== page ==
Marie Rutkoski//The Winner's CurseJUST FINISHED: The Winner’s Curse by Marie Rutkoski.

Kestrel is the only child of Valoria’s most distinguished general, and as such, she is expected to go far in her country’s military, but she’s always preferred to fight her battles through subtler means: politics and influence; reading people, and effecting their reactions. Arin is a Herrani slave, bought impulsively by Kestrel when she recognises – and identifies with – a defiant streak in him. In purchasing Arin, however, she may have brought the winner’s curse upon herself, paying more than she ever intended, or even imagined was possible.

Before picking this up, I’d heard some pretty rave reviews, but passed them over, since nothing in the book’s description really grabbed me, and I’ve definitely been burned a few times before by the hype machine. That said, I’m really glad that I finally did decide to pick up The Winner’s Curse, because it was fantastic. I expected to find that the story was all about Kestrel’s conflict over the inevitable choice that she’d have to make between marrying a man she doesn’t love (the man she does love being a slave, and therefore not a viable marriage option) or joining the army, but while there was an aspect of that, the plot was mainly composed of building social tension in the first half, and really interesting demonstrations of the different ways to fight a war in the second (after a climax that came much sooner than I was expecting).

The slow-build in this book is something that I really appreciated, as it gave ample time for character development and world-building – the two things I value most in stories – as well as an interesting and engaging plotline. And both of these were done incredibly well. I really loved both Kestrel and Arin, and the almost-but-not-quite friendship they managed to build up in the first half of the book made for an incredibly dramatic second half (in the best possible way). In terms of world-building, Rutkoski did a great job of creating an absorbing, believable setting, without resorting to massive info-dumps, and while this book took place almost entirely in one city, its ending left me with a great deal of hope that we’ll be able to explore the wider empire in the next two books – something I look forward to immensely.

I’ve seen this book compared a lot to series like Throne of Glass by Sarah J. Maas, but the comparison that really struck me while I was reading was to An Ember in the Ashes by Sabaa Tahir (probably one of my favourite reads of the year), and I feel that fans of that book will definitely like this one, and vice versa.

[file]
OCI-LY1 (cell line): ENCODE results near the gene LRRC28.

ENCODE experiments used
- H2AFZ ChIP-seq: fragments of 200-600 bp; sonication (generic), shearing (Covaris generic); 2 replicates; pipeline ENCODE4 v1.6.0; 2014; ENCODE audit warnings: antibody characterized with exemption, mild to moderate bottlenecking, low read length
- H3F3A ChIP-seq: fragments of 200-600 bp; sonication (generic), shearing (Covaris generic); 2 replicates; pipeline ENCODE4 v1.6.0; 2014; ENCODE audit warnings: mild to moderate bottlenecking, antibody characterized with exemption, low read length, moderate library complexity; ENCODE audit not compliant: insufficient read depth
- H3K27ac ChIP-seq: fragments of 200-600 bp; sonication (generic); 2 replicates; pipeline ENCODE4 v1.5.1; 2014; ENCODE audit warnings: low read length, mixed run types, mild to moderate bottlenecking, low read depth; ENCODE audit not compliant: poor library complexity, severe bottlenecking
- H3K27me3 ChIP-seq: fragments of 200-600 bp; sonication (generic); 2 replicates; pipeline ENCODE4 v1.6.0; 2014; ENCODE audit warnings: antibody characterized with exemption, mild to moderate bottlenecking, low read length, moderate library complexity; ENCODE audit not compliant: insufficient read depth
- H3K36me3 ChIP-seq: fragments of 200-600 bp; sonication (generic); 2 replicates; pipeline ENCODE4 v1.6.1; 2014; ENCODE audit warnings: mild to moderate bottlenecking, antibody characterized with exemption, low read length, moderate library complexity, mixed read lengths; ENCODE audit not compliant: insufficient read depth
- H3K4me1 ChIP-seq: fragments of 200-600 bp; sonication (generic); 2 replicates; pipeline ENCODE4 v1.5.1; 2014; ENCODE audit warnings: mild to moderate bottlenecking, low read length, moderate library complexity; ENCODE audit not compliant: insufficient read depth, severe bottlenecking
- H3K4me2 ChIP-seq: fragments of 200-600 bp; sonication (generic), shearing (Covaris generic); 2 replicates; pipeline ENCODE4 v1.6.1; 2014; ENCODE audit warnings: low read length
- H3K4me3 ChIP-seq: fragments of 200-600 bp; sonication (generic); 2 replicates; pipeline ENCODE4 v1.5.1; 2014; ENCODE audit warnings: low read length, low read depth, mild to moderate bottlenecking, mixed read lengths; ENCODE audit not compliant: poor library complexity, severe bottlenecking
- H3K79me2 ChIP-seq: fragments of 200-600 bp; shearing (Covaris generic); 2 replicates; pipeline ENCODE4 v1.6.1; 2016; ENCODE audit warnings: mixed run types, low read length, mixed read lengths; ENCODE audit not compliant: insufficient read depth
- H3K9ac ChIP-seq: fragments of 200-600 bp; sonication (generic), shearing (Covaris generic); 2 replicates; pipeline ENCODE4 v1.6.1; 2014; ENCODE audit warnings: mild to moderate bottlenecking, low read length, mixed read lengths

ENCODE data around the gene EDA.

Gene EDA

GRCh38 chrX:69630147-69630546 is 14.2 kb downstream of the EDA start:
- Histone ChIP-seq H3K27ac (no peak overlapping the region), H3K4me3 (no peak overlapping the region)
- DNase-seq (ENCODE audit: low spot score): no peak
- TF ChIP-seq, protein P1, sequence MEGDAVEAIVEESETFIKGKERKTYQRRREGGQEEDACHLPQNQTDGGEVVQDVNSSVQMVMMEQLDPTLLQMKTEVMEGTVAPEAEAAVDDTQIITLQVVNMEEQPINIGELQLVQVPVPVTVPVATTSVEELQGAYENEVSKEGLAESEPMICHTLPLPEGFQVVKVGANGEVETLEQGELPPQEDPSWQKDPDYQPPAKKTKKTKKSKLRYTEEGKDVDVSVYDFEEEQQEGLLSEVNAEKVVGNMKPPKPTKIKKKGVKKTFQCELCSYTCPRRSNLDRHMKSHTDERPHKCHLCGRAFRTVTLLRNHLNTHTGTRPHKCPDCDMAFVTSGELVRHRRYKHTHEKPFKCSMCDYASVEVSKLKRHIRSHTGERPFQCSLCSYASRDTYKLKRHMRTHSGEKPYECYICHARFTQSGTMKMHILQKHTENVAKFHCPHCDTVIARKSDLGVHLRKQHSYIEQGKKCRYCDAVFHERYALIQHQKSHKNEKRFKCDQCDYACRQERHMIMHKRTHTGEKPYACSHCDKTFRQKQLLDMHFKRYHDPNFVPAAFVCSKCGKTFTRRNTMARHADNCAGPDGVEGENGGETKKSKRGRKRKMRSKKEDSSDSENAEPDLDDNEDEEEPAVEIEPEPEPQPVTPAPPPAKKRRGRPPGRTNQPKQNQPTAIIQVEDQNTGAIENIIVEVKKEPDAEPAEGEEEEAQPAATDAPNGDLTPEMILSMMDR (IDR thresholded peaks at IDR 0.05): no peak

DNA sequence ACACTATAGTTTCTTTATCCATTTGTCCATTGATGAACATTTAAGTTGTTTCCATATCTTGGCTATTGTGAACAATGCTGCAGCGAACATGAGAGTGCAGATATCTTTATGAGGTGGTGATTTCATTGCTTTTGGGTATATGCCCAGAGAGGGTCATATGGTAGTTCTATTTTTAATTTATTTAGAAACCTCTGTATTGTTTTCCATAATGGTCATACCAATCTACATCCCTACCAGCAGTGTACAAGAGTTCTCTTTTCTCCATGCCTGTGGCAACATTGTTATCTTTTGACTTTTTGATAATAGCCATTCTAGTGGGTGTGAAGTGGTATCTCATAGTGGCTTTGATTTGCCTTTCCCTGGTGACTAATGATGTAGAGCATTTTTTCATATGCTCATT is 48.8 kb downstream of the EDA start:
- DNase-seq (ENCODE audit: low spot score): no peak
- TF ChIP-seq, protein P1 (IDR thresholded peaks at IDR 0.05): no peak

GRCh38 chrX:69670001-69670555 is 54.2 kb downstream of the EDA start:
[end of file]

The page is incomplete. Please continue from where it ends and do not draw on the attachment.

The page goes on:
5 stars

CURRENT READATHON STATUS: Ready for bed, but I’ll definitely be taking my next book – Percy Jackson & the Greek Heroes – to work with me tomorrow. 😉

Books Completed: 1
Pages Read: 359
Challenges Completed: 0/4

#HolidayBookTubeAThon: TBR!

Happy Christmas, everyone! It’s (almost) time for the Holiday Booktubeathon once again, which means that I will be spending next weekend reading away. 🙂 I’m not really going to be sticking to the challenges – which you can find in the official announcement video – too closely, as I’m going to be surprisingly busy over the Booktubeathon period and I don’t know how much reading time I’ll be able to fit in, but I do still have a tentative TBR:

Rick Riordan//Percy Jackson & the Greek Heroes1) Percy Jackson & the Greek Heroes by Rick Riordan. I started reading this today, and I’d like to have finished it before the Booktubeathon starts, but if I haven’t, then this’ll be my first priority. A collection of Greek heroic myths, hilariously re-told by the one and only Percy Jackson

Marie Rutkoski//The Winner's Curse2) The Winner’s Curse by Marie Rutkoski. The first book in the Winner’s trilogy, which was super-popular a little while ago, & which I’ve heard fantastic things about. I picked this up today in the 12 Days of Kindle sale (along with way too many other things ^^’ ), and I’m super-excited to read it, even though I don’t know too much about the story.

Wild Lily//K.M. Peyton3) Wild Lily by K.M. Peyton. If I manage to finish both of those, then I’ll be picking up Wild Lily next, a new book about aeroplanes from the author who first made me love aeroplanes. This will also count for a challenge (a book that was a gift), so I suppose there’s a small chance that I might manage to complete one of them this year! 😛

I haven’t previously bothered with mini-reviews for the Holiday Booktubethon, since there’s always so much else going on, but I will be making an attempt at it this year, so keep an eye out for updates (if you think they’re something worth anticipating 😉 )!